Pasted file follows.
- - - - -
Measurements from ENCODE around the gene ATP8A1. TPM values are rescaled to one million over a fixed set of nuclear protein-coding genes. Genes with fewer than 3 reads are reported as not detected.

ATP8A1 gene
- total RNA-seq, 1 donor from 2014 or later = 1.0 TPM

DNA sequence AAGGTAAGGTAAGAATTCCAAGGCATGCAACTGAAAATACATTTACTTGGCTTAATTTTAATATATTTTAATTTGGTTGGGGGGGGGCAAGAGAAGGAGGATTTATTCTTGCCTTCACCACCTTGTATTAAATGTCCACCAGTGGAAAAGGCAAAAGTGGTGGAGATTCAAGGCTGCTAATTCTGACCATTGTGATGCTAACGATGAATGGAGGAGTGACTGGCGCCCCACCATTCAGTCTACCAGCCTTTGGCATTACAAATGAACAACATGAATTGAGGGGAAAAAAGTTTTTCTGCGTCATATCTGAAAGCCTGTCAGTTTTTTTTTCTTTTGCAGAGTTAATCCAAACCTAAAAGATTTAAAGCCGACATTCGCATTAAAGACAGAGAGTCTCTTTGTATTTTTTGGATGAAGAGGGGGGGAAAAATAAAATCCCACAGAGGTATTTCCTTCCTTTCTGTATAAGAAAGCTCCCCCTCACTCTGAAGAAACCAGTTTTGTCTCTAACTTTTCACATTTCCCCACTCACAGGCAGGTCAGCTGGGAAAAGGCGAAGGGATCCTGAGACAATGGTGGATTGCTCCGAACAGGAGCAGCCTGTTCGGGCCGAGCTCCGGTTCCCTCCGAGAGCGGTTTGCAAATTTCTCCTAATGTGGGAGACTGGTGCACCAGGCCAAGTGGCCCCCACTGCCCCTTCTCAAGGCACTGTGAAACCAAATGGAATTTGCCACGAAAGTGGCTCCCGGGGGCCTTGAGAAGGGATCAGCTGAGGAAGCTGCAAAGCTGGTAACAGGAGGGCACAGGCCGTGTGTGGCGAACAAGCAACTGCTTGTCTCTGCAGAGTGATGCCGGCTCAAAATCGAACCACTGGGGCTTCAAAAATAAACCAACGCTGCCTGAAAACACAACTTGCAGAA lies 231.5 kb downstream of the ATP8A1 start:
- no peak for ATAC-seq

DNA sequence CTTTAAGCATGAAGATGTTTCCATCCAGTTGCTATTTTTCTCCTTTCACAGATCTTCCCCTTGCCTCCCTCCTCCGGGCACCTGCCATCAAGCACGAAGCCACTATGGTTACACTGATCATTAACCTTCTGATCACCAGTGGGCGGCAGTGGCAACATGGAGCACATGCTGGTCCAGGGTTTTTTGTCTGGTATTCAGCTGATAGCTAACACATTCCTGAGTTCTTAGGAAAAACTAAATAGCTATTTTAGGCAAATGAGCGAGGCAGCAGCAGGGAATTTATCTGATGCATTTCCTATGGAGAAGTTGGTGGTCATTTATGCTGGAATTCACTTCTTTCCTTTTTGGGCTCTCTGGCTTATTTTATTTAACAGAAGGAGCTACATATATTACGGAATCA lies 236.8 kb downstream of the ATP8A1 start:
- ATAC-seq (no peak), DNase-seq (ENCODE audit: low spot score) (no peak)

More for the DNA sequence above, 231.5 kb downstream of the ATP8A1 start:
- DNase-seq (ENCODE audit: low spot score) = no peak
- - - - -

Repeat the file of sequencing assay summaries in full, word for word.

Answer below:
Measurements from ENCODE around the gene ATP8A1. TPM values are rescaled to one million over a fixed set of nuclear protein-coding genes. Genes with fewer than 3 reads are reported as not detected.

ATP8A1 gene
- total RNA-seq, 1 donor from 2014 or later = 1.0 TPM

DNA sequence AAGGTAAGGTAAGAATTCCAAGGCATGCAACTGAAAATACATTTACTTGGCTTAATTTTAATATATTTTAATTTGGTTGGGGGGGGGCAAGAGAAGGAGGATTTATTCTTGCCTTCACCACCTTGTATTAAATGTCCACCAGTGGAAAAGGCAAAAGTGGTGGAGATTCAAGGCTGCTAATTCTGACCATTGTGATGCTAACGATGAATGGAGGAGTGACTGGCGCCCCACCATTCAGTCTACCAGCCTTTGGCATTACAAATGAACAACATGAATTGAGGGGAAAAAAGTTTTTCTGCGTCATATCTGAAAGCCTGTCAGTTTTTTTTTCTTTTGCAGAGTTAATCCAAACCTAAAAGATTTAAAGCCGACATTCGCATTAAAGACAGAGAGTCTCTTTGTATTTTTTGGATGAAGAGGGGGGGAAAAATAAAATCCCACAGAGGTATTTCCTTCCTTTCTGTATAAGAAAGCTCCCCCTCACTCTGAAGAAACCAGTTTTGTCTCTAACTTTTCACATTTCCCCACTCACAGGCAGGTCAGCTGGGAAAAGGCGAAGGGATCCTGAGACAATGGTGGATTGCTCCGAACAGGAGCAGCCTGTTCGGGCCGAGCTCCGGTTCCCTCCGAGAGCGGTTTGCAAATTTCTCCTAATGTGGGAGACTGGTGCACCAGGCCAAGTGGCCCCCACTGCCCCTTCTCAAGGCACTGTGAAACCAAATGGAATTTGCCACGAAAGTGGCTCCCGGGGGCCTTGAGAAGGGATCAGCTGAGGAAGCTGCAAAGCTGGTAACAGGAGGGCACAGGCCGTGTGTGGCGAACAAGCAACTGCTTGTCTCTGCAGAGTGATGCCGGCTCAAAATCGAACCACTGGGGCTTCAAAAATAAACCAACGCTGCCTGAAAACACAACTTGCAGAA lies 231.5 kb downstream of the ATP8A1 start:
- no peak for ATAC-seq

DNA sequence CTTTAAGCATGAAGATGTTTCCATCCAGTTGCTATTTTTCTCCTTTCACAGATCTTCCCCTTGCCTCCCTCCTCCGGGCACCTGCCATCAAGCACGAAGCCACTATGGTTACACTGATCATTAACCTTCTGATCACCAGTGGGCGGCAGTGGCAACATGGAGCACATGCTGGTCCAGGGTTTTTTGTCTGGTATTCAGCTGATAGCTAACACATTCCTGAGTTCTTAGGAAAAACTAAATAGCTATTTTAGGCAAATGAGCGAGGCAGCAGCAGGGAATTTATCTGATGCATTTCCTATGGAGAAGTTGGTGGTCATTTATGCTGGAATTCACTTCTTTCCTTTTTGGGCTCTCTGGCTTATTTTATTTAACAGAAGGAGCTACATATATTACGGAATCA lies 236.8 kb downstream of the ATP8A1 start:
- ATAC-seq (no peak), DNase-seq (ENCODE audit: low spot score) (no peak)

More for the DNA sequence above, 231.5 kb downstream of the ATP8A1 start:
- DNase-seq (ENCODE audit: low spot score) = no peak